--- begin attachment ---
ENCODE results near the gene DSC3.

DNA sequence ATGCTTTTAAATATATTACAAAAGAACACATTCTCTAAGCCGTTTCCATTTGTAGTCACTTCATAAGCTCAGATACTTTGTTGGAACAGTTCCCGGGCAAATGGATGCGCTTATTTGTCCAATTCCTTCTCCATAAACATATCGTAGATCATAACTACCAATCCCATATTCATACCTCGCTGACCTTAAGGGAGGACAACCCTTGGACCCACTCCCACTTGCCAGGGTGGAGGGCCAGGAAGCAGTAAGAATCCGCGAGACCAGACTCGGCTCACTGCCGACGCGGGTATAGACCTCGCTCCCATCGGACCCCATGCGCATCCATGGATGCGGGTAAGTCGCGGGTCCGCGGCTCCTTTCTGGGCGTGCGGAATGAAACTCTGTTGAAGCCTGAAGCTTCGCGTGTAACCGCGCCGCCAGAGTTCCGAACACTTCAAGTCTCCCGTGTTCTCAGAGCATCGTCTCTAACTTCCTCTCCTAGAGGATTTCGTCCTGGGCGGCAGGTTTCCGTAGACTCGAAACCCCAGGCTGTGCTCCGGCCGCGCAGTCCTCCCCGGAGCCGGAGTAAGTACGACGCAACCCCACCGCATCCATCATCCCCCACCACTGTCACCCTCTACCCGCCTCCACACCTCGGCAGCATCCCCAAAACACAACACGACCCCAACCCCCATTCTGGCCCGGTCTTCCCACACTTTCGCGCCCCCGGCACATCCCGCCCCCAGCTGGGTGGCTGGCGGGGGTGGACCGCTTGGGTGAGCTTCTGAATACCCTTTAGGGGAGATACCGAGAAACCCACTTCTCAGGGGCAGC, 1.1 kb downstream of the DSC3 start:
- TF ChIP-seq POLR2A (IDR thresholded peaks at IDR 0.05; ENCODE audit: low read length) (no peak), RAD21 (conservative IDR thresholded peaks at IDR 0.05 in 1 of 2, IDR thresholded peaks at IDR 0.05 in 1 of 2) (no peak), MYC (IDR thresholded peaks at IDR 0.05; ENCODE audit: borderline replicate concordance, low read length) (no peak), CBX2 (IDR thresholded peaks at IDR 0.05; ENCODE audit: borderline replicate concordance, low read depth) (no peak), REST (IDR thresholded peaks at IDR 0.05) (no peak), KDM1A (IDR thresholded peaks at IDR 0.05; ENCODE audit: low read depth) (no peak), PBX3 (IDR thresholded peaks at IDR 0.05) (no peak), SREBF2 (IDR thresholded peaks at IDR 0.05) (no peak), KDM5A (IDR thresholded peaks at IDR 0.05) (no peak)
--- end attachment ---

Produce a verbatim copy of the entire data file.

ENCODE results near the gene DSC3.

DNA sequence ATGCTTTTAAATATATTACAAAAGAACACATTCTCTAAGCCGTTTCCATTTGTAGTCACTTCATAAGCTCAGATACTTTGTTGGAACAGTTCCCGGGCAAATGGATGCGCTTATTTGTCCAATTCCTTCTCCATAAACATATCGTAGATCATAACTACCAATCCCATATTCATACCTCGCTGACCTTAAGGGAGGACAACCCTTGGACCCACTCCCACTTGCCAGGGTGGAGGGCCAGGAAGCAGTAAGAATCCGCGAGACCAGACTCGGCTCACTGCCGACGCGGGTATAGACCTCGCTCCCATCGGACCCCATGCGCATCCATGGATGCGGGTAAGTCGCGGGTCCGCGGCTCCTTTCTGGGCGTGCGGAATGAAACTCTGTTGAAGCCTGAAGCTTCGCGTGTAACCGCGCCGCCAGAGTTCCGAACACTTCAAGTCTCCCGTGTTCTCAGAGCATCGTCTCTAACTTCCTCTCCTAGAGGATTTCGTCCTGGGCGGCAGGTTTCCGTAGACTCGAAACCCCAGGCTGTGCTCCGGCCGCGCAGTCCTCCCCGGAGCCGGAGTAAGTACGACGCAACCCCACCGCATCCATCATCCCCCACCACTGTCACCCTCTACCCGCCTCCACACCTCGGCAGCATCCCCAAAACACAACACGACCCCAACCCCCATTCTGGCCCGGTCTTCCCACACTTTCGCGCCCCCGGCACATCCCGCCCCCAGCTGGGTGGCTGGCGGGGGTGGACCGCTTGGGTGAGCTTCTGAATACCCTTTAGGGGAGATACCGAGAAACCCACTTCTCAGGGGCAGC, 1.1 kb downstream of the DSC3 start:
- TF ChIP-seq POLR2A (IDR thresholded peaks at IDR 0.05; ENCODE audit: low read length) (no peak), RAD21 (conservative IDR thresholded peaks at IDR 0.05 in 1 of 2, IDR thresholded peaks at IDR 0.05 in 1 of 2) (no peak), MYC (IDR thresholded peaks at IDR 0.05; ENCODE audit: borderline replicate concordance, low read length) (no peak), CBX2 (IDR thresholded peaks at IDR 0.05; ENCODE audit: borderline replicate concordance, low read depth) (no peak), REST (IDR thresholded peaks at IDR 0.05) (no peak), KDM1A (IDR thresholded peaks at IDR 0.05; ENCODE audit: low read depth) (no peak), PBX3 (IDR thresholded peaks at IDR 0.05) (no peak), SREBF2 (IDR thresholded peaks at IDR 0.05) (no peak), KDM5A (IDR thresholded peaks at IDR 0.05) (no peak)